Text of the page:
You Probably Don't Need a Developer (yet)

You Probably Don't Need a Developer (yet)

So, you had an idea, you spoke to some friends about it, and now you want to implement it. You’ve written down a list of requirements, and you’ve done some sketches and/or hired a designer to get your product looking nice. Now you plan on hiring a developer to build your product.

Is this story familiar? Read on to save a lot of money and time on your new endeavour.

The issue here is that:

“We all often think about what’s easy to think about, rather than what’s right to think about.”
― David Rock

Most projects fail because people tend to fall into the trap of building things nobody wants, and, in the meantime, pay a lot of money for developers to build these things.

This happens because, well, it’s easy to hire a developer and give them instructions. It’s much harder to vet an idea and build an audience.

I will show you how you can:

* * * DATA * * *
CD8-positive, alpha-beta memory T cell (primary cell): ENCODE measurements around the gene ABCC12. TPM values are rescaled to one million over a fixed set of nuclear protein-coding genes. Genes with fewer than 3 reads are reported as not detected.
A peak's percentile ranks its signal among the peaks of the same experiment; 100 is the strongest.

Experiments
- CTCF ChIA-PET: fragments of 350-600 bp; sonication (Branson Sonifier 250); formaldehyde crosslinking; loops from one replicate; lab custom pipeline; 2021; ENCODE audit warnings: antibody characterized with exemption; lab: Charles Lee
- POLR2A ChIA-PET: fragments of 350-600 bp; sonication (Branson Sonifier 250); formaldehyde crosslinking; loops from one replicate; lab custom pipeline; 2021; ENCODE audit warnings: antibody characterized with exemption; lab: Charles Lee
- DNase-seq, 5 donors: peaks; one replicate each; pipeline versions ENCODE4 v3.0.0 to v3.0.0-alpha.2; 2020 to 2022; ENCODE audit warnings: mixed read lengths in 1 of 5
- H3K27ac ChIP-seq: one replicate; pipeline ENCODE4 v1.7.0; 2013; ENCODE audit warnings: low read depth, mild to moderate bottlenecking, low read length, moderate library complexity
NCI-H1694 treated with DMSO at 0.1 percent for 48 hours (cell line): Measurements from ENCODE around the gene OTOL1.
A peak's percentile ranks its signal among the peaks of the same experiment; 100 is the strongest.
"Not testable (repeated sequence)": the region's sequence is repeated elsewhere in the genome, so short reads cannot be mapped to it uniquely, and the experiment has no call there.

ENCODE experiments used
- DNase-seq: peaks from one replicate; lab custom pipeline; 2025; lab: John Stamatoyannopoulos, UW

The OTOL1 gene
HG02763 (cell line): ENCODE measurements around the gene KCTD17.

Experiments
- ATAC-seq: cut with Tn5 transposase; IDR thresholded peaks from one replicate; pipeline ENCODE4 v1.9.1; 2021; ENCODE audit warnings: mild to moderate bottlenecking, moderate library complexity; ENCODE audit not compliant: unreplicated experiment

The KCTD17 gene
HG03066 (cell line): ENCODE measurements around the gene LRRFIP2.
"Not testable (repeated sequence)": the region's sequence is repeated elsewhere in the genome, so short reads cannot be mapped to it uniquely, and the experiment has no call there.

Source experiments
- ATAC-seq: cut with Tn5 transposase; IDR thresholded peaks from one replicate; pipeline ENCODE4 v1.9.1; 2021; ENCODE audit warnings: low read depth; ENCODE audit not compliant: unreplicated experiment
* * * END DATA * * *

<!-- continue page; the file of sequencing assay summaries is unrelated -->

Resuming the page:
1. Not hire a developer just yet
  2. Make your idea 10x better before hiring a developer

“But all the entrepreneur gurus tell me to delegate!”

You can delegate when you know what needs to be done, the fact is that right now you have no clue what your potential customers actually need, you can either be 100% right, or 50% right, or 0% right, are you willing to make that bet? If you’d rather build a product with tried and tested methods instead of gambling, read on.

So, what can you do right now?

Don’t let the hubris take over, your idea is exactly that, yours, don’t fall in love with it. Fall in love with the problem you’re solving and the people you’re helping, the solution may not be exactly what you thought of. That’s fine. You’re still driving the car, but it’s not the car you imagined(it’s better).

“Many are stubborn in pursuit of the path they have chosen, few in pursuit of the goal.” — Friedrich Nietzsche

There’s a lot of work to be done before any lines of code are written, and this work will likely change the initial idea, so unless you want to keep rewriting forever, do this now.

Customer profiling